- Pour the hot brine into sterilized jars, making sure to get some of the seeds and garlic in each jar, and leaving 1/4 inch headspace from the tops of the jars. Screw the lids on. Once the jars have cooled, refrigerate them for at least a week before eating. Will keep in the fridge for at least a month.
- NOTE: If you really want to can these for long-term storage, immediately after pouring in the hot liquid and sealing the jars, process the jars in a water bath canner for 10 minutes. Remove the jars and let them sit undisturbed for 24 hours before moving them. Will keep for up to a year. Note that canning the asparagus will make them less crispy. Choose thicker asparagus.
Cyndi Froehlich says
I made these a few days ago- they turned out great! Really good spice combination. This recipe is a keeper! I have one more question, I notice you have the storage caps on some of the jars. Are they okay to use if we are not canning? I would rather use those if I’m not trying to seal a jar.
Kimberly @ The Daring Gourmet says
Wonderful, Cyndi, I’m so glad you like them, thank you! Yes, you can use any lids you like. You only need to use the sealable lids if you are canning/water-bathing them.
Jim Taylor says
These are packed in a 5% salt brine yet the sodium in the nutritional analysis is only 4mg? Is that true? Sorry I’m trying to watch my sodium. Otherwise the recipe looks delicious.
Kimberly @ The Daring Gourmet says
Hi Jim, that is per serving with a total of 20 servings (3 pounds of pickled asparagus divided by 20).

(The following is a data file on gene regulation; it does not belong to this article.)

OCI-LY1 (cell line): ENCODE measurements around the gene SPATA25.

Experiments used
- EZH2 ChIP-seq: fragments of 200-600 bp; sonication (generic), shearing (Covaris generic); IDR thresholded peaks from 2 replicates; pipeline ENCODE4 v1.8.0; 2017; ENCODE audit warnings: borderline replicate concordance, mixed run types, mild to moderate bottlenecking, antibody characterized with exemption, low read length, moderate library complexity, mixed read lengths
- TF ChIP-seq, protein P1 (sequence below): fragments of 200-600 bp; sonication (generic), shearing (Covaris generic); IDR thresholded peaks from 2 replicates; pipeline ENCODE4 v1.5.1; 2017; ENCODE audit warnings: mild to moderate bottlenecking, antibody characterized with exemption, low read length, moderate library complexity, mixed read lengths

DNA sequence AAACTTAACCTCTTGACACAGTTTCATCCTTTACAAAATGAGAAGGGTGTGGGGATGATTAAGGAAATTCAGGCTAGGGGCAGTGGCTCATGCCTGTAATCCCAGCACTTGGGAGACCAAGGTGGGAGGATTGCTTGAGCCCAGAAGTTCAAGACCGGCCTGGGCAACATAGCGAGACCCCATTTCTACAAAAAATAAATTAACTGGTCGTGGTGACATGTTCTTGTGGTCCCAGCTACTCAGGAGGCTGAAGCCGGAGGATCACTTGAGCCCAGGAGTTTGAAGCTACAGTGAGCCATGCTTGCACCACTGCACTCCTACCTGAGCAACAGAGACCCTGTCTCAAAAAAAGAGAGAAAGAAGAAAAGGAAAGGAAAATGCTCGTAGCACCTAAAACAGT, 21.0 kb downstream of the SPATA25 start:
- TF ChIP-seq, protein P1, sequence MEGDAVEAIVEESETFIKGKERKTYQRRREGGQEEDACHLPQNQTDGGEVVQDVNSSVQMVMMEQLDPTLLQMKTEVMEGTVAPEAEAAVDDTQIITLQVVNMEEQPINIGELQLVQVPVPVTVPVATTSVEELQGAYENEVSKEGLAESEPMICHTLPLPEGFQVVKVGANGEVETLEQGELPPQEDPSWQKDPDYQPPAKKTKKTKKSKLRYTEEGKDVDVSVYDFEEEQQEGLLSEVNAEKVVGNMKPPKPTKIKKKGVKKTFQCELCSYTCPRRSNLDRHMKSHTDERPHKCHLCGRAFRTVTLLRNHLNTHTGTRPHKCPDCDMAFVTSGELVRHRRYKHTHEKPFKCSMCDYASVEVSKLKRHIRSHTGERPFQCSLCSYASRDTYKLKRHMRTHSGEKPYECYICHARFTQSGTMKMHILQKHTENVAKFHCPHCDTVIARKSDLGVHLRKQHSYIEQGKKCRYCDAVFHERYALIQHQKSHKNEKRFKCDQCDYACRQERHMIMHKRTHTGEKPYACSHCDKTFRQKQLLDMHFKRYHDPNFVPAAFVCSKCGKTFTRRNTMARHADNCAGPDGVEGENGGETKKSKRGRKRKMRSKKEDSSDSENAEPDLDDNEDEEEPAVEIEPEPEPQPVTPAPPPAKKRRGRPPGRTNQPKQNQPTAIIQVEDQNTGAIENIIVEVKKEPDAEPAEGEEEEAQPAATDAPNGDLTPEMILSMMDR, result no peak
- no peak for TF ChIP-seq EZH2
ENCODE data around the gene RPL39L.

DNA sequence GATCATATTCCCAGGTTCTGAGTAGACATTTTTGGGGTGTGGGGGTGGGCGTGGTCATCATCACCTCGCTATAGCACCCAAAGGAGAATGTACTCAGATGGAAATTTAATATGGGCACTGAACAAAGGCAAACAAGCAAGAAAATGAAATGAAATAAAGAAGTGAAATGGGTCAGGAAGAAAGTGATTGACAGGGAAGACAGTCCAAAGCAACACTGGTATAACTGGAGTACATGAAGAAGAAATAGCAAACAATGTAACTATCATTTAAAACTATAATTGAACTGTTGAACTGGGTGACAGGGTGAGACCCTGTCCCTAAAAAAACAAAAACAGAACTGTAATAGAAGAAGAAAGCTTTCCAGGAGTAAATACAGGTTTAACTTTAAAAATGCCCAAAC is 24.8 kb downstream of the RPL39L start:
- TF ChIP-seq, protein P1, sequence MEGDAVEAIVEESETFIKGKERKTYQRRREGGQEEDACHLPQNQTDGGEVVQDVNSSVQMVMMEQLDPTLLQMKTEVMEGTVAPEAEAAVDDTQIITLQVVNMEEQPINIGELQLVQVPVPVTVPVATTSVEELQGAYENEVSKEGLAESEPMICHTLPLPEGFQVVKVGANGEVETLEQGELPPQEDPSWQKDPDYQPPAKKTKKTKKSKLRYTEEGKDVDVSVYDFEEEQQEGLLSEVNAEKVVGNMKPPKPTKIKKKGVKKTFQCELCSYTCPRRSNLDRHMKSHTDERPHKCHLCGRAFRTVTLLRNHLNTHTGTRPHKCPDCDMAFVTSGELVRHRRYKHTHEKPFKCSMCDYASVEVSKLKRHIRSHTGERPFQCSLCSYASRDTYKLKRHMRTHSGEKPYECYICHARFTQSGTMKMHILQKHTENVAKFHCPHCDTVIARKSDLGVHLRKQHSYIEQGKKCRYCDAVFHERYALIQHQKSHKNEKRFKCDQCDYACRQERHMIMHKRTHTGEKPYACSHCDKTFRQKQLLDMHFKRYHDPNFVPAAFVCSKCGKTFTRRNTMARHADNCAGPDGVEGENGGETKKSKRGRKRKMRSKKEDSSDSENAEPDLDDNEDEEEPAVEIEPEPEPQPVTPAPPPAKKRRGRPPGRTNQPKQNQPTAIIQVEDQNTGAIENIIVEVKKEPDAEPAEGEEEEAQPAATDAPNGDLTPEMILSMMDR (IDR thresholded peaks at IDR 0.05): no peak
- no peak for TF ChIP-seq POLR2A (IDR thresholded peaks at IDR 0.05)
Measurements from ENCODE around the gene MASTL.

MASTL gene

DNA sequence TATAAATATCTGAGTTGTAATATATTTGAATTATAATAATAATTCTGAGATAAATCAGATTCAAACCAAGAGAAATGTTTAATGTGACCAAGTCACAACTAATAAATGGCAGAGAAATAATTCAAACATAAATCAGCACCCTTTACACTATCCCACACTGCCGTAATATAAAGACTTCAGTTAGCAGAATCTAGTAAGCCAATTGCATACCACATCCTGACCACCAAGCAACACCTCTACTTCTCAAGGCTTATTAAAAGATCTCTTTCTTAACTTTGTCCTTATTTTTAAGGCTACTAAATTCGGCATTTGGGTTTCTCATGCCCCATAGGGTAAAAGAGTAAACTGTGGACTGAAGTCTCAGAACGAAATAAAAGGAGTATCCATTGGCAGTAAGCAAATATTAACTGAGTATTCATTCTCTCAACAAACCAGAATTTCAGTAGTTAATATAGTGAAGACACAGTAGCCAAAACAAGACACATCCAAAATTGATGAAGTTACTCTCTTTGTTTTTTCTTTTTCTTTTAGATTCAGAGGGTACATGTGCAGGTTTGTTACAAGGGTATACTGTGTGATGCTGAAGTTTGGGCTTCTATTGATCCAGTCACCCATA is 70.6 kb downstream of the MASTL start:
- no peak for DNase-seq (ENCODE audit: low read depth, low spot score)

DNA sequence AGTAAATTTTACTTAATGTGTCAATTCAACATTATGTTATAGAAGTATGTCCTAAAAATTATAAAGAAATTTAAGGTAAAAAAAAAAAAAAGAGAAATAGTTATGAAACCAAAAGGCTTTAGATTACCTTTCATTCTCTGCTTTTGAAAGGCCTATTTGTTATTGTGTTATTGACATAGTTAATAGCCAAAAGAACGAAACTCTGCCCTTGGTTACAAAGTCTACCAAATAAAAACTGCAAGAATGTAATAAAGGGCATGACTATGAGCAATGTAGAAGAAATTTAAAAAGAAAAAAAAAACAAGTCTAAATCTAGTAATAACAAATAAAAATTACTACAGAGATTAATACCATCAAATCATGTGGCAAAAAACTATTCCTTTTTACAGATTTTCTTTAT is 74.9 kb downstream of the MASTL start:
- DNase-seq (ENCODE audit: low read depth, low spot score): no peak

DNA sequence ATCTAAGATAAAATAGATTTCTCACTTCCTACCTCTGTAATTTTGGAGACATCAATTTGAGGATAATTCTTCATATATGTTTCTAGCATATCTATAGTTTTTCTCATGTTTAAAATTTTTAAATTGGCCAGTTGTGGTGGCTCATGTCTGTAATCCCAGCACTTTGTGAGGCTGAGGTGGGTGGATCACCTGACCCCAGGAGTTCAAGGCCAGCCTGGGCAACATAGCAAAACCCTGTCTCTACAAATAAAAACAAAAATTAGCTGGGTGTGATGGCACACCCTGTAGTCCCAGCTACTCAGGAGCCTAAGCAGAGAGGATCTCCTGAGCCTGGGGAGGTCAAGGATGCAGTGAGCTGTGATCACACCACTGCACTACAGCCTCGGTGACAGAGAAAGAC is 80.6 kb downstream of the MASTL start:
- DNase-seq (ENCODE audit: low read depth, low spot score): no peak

thank you so very much for replying so quickly…have very blessed day
Margo Haynes says
Hello Kimberly! I subscribe to your food blog and it is excellent, the amount of hard work & love that you put into is very obvious!
It is excellent!
Do you generally get 3 qts out of your 3 lbs.? I have a receipe for 2 lbs. & it yields 2 qts & they are delicious but I prefer your recipe as it has more spices. I didn’t water bath mine. Could you please give me a general idea just how much less crispy they are after a water bath, perhaps a third less? I’m asking because I’d love to make a bigger batch so they would keep out of the fridge, yet I don’t want to lose too much of the crisp! I pack mine with the tips up though.
Thank you again for so many outstanding recipes!
Kimberly @ The Daring Gourmet says
Hi Margo, thank you so much! Yes, I generally get about 3 quarts from this. How much crispiness they lose via the water bath is hard to say, it’s largely dependent on how thick the asparagus is to begin with. What I would suggest is water-bathing just one can of them and then try them to determine whether you’re happy with the degree of crispiness before you water-bathe an entire batch.
Lauren @ Hall Nesting says
I can’t believe I still have never pickled anything!
Cookin Canuck says
These would be awesome dunked into a Bloody Mary!
Alyssa @ Everyday Maven says
This looks amazing! Picked veggies are the way to go!
Katerina @ diethood .com says
This is an awesome idea!! I can’t wait to try it!!
Maryanne | the little epicurean says
Oh! I’ve never tried pickled asparagus. This is going on my to-do list!
I love asparagus too, but I have never had it pickled. What a good idea, it definitely looks great!
Kim Beaulieu says
I absolutely LOVE asparagus so this is right up my alley. I have 3 bunches in the fridge waiting for me to do something with them. Perfect timing.
Delaney | Melanie Makes says
This reminds me of my childhood family reunions!
Amanda | The Chunky Chef says
I love asparagus, can’t wait to try this!!
I need to try this! We’re always doing snacky type meat/cheese board meals on Friday and this would be a great addition.
The Food Hunter says
I love asparagus so I can imagine this is delicious.
Lily Seitz says
…what’s the sugar free alternative?